The last two decades have been spent in constant search for better treatments for immune-mediated inflammatory disorders; however, rather than achieving a cure, we have merely increased the number of therapeutic options available. New therapies are designed based on increasing knowledge of disease pathogenesis and aimed against carefully selected targets, including molecules that regulate interactions between leukocytes and endothelial cells at sites of inflammation, molecules that modulate the migration of T cells in the blood, and intracellular signalling components, such as Janus kinases.32,33
The introduction of anti-TNF therapies revolutionised the management of several autoimmune and chronic inflammatory diseases: rheumatoid arthritis, PsA, PsO, ankylosing spondylitis, CD, and UC. Nevertheless, up to 40% of patients do not respond to initial treatment with biologics (infliximab, adalimumab, golimumab, vedolizumab, tofacitinib), and up to 50% experience reduced responses over time.25,34 Furthermore, of the biologic therapies that have been carefully designed in past decades, many failed to work in the clinic.35 The community seems to have reached a plateau of options and may be at the stage where creating a new drug based on current understanding is not the best way forward; instead, future drug discovery should be based on comprehensive systems biology approaches.36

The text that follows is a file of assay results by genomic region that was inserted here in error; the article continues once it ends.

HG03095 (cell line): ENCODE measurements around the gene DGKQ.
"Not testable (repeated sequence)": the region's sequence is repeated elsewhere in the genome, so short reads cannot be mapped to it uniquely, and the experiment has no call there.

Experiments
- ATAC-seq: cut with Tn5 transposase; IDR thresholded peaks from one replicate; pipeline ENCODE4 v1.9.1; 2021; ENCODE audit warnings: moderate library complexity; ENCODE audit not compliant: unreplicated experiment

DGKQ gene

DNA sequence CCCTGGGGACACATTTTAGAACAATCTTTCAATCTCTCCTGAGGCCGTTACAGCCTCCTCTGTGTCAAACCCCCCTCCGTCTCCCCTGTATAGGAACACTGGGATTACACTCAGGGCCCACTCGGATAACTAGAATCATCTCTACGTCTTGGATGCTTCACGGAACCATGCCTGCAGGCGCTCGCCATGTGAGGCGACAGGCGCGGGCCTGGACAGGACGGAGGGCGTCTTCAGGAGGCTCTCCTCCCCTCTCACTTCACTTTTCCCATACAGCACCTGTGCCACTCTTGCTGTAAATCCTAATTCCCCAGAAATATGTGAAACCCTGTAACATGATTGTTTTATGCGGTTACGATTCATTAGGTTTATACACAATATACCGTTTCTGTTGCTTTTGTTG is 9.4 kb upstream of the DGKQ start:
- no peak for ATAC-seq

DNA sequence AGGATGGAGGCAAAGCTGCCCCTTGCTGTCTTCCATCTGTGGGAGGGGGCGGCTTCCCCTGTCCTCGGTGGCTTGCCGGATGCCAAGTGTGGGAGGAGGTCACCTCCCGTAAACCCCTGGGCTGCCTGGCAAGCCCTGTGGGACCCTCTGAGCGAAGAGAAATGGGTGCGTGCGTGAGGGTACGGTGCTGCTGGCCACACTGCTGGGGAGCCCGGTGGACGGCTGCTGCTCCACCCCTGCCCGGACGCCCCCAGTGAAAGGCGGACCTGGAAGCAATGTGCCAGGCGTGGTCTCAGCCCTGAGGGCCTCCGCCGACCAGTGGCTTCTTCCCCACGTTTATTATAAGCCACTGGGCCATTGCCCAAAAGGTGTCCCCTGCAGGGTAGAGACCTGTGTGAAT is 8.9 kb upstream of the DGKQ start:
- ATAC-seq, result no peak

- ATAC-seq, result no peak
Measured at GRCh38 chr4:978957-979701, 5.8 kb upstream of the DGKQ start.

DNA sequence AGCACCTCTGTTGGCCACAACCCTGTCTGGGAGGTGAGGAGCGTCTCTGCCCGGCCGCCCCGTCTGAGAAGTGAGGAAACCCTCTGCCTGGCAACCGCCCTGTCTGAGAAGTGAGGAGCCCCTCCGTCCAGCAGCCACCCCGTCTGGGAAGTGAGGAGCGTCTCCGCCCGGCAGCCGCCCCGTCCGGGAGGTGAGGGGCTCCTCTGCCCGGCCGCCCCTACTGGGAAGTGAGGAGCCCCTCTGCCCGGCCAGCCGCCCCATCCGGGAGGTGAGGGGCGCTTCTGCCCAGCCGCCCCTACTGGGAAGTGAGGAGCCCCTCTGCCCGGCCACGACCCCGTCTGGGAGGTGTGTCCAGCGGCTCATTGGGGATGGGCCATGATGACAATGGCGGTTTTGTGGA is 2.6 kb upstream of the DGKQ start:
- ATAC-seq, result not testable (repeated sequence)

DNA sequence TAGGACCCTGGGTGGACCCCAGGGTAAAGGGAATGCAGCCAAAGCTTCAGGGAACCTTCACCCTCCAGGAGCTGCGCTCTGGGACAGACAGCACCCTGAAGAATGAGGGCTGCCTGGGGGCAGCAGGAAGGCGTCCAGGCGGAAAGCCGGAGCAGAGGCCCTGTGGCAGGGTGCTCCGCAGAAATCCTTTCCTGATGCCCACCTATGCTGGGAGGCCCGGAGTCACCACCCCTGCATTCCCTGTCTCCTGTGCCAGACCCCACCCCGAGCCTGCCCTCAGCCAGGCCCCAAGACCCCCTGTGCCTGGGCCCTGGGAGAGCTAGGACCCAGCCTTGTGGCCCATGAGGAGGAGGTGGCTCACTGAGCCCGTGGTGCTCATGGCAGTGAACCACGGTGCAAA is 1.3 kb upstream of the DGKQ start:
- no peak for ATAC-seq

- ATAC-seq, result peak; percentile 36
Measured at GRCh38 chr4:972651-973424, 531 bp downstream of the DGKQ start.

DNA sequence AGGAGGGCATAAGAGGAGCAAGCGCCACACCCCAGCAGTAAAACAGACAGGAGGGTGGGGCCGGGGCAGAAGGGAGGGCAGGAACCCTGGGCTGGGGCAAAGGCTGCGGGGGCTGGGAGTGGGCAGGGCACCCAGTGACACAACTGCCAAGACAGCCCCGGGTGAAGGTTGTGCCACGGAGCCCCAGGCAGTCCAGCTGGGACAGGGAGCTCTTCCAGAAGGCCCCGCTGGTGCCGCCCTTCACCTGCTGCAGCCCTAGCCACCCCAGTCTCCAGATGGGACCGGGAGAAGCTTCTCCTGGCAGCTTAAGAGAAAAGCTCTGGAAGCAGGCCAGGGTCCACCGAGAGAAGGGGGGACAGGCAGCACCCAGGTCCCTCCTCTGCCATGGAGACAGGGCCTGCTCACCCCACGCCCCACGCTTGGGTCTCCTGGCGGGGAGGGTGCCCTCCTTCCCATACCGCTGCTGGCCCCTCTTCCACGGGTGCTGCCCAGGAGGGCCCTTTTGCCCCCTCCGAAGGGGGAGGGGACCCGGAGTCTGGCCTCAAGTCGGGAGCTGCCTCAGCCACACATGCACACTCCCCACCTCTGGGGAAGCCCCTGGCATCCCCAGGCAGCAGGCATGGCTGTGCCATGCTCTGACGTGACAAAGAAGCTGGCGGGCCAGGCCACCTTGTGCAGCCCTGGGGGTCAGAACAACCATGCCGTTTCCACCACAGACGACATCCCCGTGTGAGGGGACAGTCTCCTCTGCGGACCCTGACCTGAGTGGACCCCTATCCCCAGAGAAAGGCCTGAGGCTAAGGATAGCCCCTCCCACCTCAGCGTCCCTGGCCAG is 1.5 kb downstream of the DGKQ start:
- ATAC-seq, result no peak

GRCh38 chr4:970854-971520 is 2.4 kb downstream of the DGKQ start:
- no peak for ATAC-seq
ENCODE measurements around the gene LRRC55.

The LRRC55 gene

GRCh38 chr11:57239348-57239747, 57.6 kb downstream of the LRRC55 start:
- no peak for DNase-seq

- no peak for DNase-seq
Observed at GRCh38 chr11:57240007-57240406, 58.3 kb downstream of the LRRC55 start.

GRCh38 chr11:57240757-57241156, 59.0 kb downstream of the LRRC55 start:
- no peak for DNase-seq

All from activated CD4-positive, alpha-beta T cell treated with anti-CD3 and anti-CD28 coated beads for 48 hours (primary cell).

Chronic inflammatory diseases of unknown aetiology are highly complex and are often driven by a combination of factors. Intestinal inflammation in IBD involves an interplay between various subtypes of immune and non-immune cells, and may be influenced by the composition of gut microbiota and other environmental factors, such as diet and smoking (Figure 2).35 It is known that the exposome (external environment), genome (patient’s genetic material), immunome (pattern of immune response), and microbiome (composition of gut microbiota) influence each other in many positive and negative ways, and no two patients are alike.37 Previous studies have generated a wealth of genomic, epigenomic, transcriptomic, proteomic, metabolomic, and microbiome data, which may be used in future ‘network medicine’ initiatives.38 These systems biology approaches will involve studying the molecular interactions between each of the omes, producing an overall disease network: the so-called ‘IBD interactome’. New concepts and tools are needed to define this IBD interactome, build a comprehensive molecular map of IBD, and identify the key molecular drivers of inflammation.35